Berryman and Lowell: The Art of Losing by Stephen Matterson
By Stephen Matterson
PMContents: advent: Tumbles and Leaps; starting in knowledge; in the direction of a Rhetoric of Destitution; Excellence and Loss; background and Seduction; Defeats and goals; Notes and References; Index
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Extra info for Berryman and Lowell: The Art of Losing
As with those other poems, the influences working on Berryman may be seen. But here he uses those influences in a highly creative way. They do not crush him and they do not overwhelm the poem; he shows that he is able to subordinate them so that they come to enrich his own poem. ) also provides a strong source for the poem. But Berryman absorbs these poems and ideas, making them conform to his own perspective. It is true that at times he seems to come rather too close to Keats: one cannot miss the similarity of movement and gesture between the two poems.
Such a view of art emerges in several different poems by Berryman written around this time. In 'The Statue' he uses a statue to symbolise the permanence of art - a use analogous to the way in which Stevens presents the statue of General Du Puy in 'Notes Towards A Supreme Fiction'. However, for Stevens the statue's immutability renders it valueless: 'yet the general was rubbish in the end'. For Berryman, though, the permanence of the statue serves to accentuate the time-bound transient lives of those who live near it: The lovers pass.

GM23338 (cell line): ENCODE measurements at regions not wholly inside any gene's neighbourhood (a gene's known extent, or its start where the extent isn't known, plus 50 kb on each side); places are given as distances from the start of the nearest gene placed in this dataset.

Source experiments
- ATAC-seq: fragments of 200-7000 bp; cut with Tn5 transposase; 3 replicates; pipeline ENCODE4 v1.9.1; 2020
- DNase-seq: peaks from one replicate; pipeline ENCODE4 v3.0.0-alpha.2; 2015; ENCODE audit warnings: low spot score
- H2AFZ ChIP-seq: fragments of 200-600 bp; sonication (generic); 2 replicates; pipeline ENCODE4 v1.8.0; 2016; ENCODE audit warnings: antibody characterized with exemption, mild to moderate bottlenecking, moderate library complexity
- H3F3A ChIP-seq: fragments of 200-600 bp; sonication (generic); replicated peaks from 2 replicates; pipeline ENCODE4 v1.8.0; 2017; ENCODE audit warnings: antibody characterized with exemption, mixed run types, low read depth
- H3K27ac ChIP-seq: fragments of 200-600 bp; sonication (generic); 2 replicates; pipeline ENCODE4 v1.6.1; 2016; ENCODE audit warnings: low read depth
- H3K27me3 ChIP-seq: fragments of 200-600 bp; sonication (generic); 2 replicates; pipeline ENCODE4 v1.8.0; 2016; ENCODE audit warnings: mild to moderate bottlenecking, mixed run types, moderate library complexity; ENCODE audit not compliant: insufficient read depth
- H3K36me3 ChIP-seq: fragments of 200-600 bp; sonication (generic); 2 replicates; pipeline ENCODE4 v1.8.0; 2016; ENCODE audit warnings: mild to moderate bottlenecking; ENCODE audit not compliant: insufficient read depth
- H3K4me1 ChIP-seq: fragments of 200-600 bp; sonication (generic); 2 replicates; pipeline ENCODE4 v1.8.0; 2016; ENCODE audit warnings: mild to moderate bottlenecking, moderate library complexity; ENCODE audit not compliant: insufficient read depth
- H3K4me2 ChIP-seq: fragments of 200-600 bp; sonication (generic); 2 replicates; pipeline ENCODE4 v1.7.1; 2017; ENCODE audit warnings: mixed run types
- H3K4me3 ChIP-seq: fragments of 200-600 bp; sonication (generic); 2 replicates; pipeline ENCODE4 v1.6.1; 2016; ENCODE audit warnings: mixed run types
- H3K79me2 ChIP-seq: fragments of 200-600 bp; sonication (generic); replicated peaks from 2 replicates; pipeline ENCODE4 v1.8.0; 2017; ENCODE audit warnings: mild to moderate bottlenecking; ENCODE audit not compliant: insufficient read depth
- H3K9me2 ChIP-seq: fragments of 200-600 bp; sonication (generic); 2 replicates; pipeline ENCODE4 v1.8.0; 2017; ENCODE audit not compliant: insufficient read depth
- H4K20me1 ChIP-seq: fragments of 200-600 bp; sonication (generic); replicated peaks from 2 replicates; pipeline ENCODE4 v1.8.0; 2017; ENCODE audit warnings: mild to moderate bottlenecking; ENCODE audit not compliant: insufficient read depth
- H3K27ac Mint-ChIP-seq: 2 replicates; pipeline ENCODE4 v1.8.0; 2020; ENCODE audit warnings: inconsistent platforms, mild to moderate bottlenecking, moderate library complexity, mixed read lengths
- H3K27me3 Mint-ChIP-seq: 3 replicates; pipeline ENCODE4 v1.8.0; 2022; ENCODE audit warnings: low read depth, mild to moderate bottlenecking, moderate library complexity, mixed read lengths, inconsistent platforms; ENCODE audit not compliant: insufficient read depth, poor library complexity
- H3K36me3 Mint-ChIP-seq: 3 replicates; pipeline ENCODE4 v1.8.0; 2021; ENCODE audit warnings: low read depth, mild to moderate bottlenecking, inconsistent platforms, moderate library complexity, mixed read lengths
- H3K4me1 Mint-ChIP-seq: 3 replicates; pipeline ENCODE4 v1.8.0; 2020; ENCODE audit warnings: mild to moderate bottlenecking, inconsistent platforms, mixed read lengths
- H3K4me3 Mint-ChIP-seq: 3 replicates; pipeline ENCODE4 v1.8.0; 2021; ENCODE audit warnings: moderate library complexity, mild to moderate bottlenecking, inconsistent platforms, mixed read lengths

Thus on one of its levels the poem's theme is quite familiar: reaction to certain events precipitates development from one stage of growth to another. However, initiation represents only one of the poem's aspects, and two further points need to be made even about this aspect. First of all, the boy's initiation starts because of something, an accident, which happens to him. It is not started through conscious action on his part. In this respect it differs somewhat from other patterns and stories concerning initiation - notably from one of Berryman's favourites, Faulkner's The Bear.